So I have an indicator and I print some stuff to the chart in OnInit(). It doesn't need to occur regularly. Is there a way to call OnInit() from the chart? To reload the indicator I guess. I was thinking Refresh would do it, but no.
OK, yes that would work. Or just exit and reload MT5.
But what does the "refresh" button do?
And shouldn't there be a way to reload the indicator?
Better to either have a keystroke or button do it like Keith says, or run it on a fixed timer.
Calling OnInit() at random times can have some unintended consequences elsewhere, depending on how your code is written.
OK, despite all the helpful comments I'm still unsure how to reload an indicator so that OnInit() fires again.
I need to read a pretty big file from disk, but I only need to read it occasionally.
It's not practical to read it on every call of OnCalculate().
If I change the value of a parameter in an indicator in MT5, the indicator is deinitialized and then reinitialized.
I want to create that process-- I can figure out how to create a button but what should the button call to create the reinitialization?
As @whroeder1 stated, it is an incorrect practice to call OnInit() or reload the Indicator, when the correct way is to do it in the OnCalculate(). No one said, that is has to occur on every call to OnCalculate(), only that the processing be done there.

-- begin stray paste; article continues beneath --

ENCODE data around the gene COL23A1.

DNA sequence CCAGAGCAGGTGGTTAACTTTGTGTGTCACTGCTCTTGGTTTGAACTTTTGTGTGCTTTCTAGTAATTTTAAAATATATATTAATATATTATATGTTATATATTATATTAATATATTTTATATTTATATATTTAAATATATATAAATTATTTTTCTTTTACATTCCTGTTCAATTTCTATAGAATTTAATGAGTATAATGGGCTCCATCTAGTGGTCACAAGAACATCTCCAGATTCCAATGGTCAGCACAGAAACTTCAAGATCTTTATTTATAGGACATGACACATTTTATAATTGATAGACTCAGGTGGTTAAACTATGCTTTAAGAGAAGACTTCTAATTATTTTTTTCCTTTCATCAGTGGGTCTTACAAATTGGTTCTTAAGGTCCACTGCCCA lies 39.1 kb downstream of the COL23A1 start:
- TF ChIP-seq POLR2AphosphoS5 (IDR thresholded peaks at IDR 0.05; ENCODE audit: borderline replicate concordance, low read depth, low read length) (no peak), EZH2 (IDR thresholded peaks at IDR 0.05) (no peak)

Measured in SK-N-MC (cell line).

So, in the OnCalculate() have a decision be made based on what ever conditions you expect - if NO then continue as normal, but if YES, then reread you external data file and then print whatever you need, and rerun the calculations on all the buffers if required.
Simple as that. No mess, no fuss!
OK, right, so use a button or script to write a global variable and use that to trigger within OnCalculate(). Guess that's simple as pie.
Still amazed there's no way to just refresh the indicator.
I'm definitely a trader not a coder (obviously I guess). Spent years with NinjaTrader but finding mql5 a hundred times more useful. Despite the excellent documentation however it does come with a learning curve.
Thanks for the tips Fernando!